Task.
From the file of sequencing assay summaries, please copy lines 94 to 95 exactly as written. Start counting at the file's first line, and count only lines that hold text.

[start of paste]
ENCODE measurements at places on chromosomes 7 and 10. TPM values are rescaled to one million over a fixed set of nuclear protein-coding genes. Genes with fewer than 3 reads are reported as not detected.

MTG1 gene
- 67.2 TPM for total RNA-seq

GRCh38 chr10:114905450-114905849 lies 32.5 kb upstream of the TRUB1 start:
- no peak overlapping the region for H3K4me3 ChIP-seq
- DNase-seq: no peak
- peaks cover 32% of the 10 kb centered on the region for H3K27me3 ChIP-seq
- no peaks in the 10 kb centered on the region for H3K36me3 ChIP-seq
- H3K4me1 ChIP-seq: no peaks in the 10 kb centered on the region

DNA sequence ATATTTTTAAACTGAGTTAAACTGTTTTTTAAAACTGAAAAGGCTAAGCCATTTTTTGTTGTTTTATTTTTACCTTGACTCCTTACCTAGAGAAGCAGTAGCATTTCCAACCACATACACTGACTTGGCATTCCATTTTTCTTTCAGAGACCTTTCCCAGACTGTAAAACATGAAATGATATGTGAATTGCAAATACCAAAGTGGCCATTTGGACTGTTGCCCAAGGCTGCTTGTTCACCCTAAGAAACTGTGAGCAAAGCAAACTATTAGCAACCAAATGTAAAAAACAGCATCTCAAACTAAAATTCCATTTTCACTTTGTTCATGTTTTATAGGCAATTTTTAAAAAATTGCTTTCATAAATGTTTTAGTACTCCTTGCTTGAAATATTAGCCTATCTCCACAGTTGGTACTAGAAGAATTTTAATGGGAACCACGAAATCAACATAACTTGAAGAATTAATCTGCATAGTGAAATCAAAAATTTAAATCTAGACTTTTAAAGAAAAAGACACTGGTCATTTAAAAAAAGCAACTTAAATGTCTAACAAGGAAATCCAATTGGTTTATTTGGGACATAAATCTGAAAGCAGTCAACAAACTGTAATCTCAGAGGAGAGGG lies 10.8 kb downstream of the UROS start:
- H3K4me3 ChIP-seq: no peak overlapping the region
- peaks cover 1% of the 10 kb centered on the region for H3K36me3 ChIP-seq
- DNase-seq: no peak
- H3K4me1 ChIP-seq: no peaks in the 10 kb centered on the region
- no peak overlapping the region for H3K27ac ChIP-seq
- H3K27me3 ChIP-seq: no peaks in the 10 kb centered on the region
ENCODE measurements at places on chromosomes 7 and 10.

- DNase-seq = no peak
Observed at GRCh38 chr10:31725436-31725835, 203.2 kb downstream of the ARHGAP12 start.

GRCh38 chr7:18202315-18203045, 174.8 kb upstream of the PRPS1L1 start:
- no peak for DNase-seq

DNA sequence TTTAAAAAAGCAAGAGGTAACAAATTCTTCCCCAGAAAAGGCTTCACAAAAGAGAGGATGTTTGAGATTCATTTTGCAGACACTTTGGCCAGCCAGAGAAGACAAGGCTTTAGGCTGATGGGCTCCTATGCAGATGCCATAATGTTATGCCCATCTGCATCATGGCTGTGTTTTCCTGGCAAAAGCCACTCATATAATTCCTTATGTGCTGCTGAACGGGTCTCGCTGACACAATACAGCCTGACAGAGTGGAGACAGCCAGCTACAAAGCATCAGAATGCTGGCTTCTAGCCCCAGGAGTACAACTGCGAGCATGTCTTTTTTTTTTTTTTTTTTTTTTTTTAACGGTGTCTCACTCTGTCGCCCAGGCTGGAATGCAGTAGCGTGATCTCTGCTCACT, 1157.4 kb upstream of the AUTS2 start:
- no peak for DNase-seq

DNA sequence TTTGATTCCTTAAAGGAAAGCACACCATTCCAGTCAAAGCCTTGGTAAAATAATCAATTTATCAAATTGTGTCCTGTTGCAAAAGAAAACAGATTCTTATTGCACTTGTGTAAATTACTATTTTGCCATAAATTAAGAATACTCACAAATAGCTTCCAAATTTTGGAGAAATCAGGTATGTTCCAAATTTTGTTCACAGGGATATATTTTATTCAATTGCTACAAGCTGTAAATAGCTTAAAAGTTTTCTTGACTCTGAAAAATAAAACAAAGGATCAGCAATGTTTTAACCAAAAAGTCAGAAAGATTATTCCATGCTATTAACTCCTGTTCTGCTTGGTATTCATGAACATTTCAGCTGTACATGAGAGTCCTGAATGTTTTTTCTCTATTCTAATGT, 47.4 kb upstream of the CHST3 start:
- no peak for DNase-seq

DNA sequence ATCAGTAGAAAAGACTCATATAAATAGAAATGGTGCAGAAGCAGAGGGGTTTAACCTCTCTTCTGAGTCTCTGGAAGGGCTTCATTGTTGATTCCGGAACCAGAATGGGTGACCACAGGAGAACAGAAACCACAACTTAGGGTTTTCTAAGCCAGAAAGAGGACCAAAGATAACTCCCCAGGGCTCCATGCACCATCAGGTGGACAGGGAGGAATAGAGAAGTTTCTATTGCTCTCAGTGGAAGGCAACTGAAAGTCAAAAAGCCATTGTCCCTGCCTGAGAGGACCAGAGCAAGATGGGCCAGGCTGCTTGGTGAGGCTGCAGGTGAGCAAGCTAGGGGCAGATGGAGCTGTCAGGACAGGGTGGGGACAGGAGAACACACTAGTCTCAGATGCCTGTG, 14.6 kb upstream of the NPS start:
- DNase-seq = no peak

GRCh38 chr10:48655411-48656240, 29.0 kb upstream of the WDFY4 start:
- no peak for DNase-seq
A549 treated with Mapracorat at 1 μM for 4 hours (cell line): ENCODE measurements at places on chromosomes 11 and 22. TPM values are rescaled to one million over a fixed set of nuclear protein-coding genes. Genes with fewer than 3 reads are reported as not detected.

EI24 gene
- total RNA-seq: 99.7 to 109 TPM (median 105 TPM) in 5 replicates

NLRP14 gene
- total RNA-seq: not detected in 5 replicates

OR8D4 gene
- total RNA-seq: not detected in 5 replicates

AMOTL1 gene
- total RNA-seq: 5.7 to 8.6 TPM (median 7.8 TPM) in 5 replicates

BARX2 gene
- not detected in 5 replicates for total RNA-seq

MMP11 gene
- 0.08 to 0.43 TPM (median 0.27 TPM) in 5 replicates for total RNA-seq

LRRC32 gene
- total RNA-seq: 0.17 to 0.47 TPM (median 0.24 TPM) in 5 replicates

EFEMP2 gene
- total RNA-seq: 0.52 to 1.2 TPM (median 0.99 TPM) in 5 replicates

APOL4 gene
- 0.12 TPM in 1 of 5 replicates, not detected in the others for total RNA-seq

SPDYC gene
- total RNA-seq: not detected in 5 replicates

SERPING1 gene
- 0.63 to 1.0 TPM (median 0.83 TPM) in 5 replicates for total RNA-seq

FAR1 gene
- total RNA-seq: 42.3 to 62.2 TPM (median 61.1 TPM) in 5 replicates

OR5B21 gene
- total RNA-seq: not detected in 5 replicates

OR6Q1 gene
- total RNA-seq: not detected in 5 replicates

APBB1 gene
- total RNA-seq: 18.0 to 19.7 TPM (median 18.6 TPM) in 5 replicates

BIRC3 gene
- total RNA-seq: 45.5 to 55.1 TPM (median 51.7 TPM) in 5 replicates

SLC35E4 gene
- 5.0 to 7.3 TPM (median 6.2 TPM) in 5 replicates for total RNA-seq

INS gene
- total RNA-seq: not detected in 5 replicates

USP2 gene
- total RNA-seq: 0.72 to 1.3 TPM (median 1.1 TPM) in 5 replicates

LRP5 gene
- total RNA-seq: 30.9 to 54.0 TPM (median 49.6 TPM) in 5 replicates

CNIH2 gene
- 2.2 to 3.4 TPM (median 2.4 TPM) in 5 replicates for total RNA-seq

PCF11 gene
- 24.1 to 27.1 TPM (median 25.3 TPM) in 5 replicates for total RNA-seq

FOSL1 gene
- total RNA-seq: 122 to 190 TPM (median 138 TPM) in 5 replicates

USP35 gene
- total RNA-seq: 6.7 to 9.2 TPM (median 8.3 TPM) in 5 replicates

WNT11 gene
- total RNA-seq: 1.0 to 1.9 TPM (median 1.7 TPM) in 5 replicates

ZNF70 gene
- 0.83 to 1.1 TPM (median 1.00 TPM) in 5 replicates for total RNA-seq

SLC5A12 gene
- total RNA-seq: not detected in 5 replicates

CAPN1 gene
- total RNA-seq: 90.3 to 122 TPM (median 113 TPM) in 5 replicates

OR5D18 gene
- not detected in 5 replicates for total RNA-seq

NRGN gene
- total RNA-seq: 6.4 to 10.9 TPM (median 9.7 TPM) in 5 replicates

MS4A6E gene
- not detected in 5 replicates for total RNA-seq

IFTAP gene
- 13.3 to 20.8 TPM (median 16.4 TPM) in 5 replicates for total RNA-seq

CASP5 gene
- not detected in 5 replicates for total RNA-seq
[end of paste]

- 13.3 to 20.8 TPM (median 16.4 TPM) in 5 replicates for total RNA-seq

CASP5 gene